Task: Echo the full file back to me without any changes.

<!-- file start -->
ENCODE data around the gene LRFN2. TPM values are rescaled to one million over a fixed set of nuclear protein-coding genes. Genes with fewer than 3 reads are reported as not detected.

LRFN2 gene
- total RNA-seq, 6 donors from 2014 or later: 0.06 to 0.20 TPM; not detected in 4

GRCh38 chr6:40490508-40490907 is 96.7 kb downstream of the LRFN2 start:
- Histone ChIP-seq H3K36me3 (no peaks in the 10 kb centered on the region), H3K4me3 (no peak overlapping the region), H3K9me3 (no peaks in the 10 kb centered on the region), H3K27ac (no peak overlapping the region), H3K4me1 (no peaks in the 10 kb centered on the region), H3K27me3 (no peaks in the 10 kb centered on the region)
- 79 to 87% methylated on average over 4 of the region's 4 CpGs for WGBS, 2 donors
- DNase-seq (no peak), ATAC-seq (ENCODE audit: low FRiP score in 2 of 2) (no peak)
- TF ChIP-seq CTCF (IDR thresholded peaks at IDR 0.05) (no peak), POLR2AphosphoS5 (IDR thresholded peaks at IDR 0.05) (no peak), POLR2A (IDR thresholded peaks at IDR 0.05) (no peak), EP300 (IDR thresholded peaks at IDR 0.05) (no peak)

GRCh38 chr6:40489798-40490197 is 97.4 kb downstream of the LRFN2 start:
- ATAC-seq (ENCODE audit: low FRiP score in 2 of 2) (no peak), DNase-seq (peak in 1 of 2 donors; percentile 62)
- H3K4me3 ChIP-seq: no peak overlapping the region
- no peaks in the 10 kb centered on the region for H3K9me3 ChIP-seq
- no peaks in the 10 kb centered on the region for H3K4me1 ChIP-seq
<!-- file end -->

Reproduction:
ENCODE data around the gene LRFN2. TPM values are rescaled to one million over a fixed set of nuclear protein-coding genes. Genes with fewer than 3 reads are reported as not detected.

LRFN2 gene
- total RNA-seq, 6 donors from 2014 or later: 0.06 to 0.20 TPM; not detected in 4

GRCh38 chr6:40490508-40490907 is 96.7 kb downstream of the LRFN2 start:
- Histone ChIP-seq H3K36me3 (no peaks in the 10 kb centered on the region), H3K4me3 (no peak overlapping the region), H3K9me3 (no peaks in the 10 kb centered on the region), H3K27ac (no peak overlapping the region), H3K4me1 (no peaks in the 10 kb centered on the region), H3K27me3 (no peaks in the 10 kb centered on the region)
- 79 to 87% methylated on average over 4 of the region's 4 CpGs for WGBS, 2 donors
- DNase-seq (no peak), ATAC-seq (ENCODE audit: low FRiP score in 2 of 2) (no peak)
- TF ChIP-seq CTCF (IDR thresholded peaks at IDR 0.05) (no peak), POLR2AphosphoS5 (IDR thresholded peaks at IDR 0.05) (no peak), POLR2A (IDR thresholded peaks at IDR 0.05) (no peak), EP300 (IDR thresholded peaks at IDR 0.05) (no peak)

GRCh38 chr6:40489798-40490197 is 97.4 kb downstream of the LRFN2 start:
- ATAC-seq (ENCODE audit: low FRiP score in 2 of 2) (no peak), DNase-seq (peak in 1 of 2 donors; percentile 62)
- H3K4me3 ChIP-seq: no peak overlapping the region
- no peaks in the 10 kb centered on the region for H3K9me3 ChIP-seq
- no peaks in the 10 kb centered on the region for H3K4me1 ChIP-seq